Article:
This is the essence of our current political situation. Our culture and society has trended toward materialism, and the polity has disengaged from political discourse, leaving these topics to “politicians.” We’ve ignored the transformation of our institutions into places of political indoctrination, and we’ve ignored the disintegration of morals in the business world.
(There have always been moral failures in business, since the profit motive does reward this, but many former robber barons have become today’s greatest names in benefaction and philanthropy, hence Carnegie Hall and the Rockefeller Center.)
The United States was conceived as a nation to have a government suspicious of government power. It was–at the time–unique among nations in that our government was not the result of an internal overthrow of a ruling class, or a sitting monarch on our own land, but the liberation of our colonies from the tyranny of a government in England that refused to listen or address our pressing needs.
We were blessed to have such intelligent men as Alexander Hamilton, Thomas Jefferson, John Jay, James Madison, and John Adams, steeped in Lockean ideals; men forged in a the uncertainty of revolution, united in desire for a governable nation to emerge out of such a pluralistic people, crafting our governing principles.
My friend Josh Hammer, writing in American Mind, captures the feeling that the American left’s ball of cultural inertia is “illiberal,” and if conservatives employed only the procedural protections of Constitutional promise, it would do nothing to slow their roll.
Recognizing that culture and tradition are necessary prerequisites for the genuine restoration and preservation of our procedural norms should make us comfortable nudging the levers of political power to reclaim cultural influence from the revanchist illiberal Left. From the Jacobin menagerie in the streets to the Woke, Inc. staffers on academic and corporate campuses, the illiberal Left rejects dialogue and preempts from the public square even the most anodyne right-of-center beliefs. Against that backdrop, procedural neutrality as a purported panacea to our culture war is a plea that rings hollow at best.
This is at the heart of the ongoing debate between two friendly forces: Sohrab Ahmari and David French, respectively of the New York Post and National Review. Harvard-trained lawyer French favors an approach based in law, while Ahmari seeks to counter the left’s use of moral panic, that tends to warp and blunt legal defenses.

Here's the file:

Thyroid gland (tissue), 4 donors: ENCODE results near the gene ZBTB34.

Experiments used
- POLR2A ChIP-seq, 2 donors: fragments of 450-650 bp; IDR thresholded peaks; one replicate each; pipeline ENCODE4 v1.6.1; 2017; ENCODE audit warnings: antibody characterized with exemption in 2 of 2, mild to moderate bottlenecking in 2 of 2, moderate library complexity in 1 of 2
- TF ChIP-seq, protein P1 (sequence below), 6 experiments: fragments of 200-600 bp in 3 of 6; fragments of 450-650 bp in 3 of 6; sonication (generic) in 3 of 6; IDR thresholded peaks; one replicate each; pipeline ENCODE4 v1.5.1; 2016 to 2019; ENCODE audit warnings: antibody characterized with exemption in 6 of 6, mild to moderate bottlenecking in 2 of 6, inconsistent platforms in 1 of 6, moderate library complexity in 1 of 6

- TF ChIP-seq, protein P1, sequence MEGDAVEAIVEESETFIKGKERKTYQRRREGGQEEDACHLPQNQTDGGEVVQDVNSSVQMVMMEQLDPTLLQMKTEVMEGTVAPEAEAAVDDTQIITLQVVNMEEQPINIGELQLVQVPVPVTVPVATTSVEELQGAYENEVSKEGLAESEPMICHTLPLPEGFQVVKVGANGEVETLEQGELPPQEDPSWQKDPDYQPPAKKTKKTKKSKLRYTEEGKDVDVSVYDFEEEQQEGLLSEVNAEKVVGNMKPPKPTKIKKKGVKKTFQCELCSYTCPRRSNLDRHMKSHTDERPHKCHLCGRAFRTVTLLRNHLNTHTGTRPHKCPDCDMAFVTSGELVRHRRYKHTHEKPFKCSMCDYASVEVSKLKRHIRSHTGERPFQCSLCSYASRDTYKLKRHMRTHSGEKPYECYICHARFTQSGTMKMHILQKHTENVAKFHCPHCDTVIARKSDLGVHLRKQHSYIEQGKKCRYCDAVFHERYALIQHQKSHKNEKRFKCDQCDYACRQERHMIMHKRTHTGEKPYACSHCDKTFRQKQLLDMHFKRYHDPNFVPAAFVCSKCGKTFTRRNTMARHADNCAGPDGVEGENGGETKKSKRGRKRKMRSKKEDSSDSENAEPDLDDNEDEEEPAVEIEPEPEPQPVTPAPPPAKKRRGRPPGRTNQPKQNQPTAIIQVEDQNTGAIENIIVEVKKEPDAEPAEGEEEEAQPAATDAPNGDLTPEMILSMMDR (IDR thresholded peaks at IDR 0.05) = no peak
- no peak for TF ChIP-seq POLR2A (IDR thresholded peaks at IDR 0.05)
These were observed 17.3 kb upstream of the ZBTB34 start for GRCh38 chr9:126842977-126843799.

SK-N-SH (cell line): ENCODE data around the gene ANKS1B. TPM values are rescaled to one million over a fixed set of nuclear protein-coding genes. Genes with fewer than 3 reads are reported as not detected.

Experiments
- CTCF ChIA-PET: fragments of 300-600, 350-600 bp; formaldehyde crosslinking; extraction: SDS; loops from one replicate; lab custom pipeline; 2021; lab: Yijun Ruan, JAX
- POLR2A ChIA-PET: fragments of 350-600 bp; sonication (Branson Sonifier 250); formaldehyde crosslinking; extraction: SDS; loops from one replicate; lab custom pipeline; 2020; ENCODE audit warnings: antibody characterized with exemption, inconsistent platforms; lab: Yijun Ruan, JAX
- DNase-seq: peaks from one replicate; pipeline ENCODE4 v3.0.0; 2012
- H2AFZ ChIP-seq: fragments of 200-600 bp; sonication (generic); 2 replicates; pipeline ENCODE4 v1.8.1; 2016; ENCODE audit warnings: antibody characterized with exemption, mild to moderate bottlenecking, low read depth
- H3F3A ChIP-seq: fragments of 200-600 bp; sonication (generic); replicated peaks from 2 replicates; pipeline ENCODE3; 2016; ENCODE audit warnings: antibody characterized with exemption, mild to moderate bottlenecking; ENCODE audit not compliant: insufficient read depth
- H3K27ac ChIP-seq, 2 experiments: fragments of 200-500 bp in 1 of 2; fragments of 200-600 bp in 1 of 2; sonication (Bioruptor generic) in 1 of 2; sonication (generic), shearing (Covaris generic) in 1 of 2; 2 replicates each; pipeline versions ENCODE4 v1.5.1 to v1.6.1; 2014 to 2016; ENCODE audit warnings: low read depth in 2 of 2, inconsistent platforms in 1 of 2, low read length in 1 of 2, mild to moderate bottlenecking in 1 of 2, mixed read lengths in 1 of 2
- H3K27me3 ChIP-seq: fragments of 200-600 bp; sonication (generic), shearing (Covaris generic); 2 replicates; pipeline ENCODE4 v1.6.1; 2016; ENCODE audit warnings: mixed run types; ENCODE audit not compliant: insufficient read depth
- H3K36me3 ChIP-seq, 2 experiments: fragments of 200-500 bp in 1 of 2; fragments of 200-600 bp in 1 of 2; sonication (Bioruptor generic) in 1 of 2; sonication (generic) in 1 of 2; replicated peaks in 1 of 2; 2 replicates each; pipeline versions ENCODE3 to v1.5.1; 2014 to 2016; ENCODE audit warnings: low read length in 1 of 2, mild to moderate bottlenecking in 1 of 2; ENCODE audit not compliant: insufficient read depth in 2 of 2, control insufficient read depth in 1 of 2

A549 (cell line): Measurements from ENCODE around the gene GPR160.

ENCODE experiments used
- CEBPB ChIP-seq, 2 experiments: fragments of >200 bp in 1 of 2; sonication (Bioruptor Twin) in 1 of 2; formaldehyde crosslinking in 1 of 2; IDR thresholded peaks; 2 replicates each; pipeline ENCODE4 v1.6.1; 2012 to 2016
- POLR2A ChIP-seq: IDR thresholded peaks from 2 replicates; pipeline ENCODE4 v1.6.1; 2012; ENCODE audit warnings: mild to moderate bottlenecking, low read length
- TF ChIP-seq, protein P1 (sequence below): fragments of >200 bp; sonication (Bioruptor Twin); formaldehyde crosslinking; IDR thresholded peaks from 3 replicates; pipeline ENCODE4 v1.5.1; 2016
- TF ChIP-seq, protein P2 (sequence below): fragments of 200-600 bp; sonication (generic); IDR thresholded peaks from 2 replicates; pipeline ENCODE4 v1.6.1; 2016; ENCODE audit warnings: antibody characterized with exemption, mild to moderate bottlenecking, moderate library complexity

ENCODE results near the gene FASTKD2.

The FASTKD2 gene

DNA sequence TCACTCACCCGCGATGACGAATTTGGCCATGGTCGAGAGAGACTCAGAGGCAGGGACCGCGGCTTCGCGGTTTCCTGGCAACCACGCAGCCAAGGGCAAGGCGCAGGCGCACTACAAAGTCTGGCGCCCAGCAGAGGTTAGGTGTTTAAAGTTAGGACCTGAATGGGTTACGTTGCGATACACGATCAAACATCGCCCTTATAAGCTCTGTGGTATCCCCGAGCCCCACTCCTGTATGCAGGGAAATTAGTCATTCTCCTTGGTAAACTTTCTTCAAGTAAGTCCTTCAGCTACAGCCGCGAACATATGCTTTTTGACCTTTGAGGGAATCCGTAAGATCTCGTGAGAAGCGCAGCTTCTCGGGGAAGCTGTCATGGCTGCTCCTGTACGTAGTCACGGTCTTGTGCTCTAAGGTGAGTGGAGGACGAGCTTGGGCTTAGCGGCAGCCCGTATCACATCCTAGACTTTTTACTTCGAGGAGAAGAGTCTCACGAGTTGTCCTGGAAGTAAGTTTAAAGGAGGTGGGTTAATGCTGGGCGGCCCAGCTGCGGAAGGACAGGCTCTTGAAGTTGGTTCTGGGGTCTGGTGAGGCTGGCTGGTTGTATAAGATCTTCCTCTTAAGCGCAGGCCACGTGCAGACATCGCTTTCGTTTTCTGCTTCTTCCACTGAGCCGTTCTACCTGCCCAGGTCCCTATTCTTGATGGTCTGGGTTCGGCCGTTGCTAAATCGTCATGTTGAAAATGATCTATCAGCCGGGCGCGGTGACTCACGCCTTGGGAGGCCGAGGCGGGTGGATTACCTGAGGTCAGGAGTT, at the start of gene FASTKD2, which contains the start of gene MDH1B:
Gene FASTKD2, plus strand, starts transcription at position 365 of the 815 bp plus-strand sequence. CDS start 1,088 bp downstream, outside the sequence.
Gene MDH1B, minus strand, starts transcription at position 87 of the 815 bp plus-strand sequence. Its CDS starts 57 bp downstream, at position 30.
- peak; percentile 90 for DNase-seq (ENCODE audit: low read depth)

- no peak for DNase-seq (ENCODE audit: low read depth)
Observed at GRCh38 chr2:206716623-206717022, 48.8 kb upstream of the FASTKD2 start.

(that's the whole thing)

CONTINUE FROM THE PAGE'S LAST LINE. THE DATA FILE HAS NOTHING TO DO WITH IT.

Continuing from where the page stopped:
Both of these approaches appeal to the concept of “justice,” one to the legal rational arguments that lead to a verdict, a word literally made up of “verus dictum“–truth saying. The other to the cultural arguments of virtue–a word from the Latin “virtus,” meaning valor, merit or moral perfection. True justice requires both: truth and virtue.
Barack Obama was fond of quoting Dr. Martin Luther King: “The arc of the moral universe is long, but it bends towards justice.” He even had it woven in the carpet in the Oval Office. Certainly, Obama believed in justice, but he had his own definitions for truth and virtue. The left is very good at taking concepts from Christianity–morality, transcendence, justice–and smuggling them into progressive reincarnations of their quest for utopia.
Without questioning Obama and the left’s sincerity, they don’t offer much in the way of salvation for America, Americans, or for that matter, the world.
The road to justice does not run left, and it does not run right.
The road to Justice
For the Christian (and not just the Christian), there is a third way, that is neither left or right, for the conservative. We should not depend on people, Black Swans, megaphones, parties, or even the genius of the U.S. Constitution for our justice, because the power of it is beyond those personalities and constructs.
The link here, as Konrad Adenaur touched upon, is “creating the essential conditions for a Christian existence of the individual.” For that, we do not depend on government, yet we seek to influence government and political discourse in a civil, loving manner. True power is not found in politics, because the worst mankind can do to a person is to take a life. If taking of a life was the ultimate power, we should all find ourselves at the end of a gun barrel, where compliance is mandatory and non-negotiable.
But the Bible says true power is found in the Spirit of God. Zechariah 4:6 “So he said to me, “This is the word of the Lord to Zerubbabel: ‘Not by might nor by power, but by my Spirit,’ says the Lord Almighty.”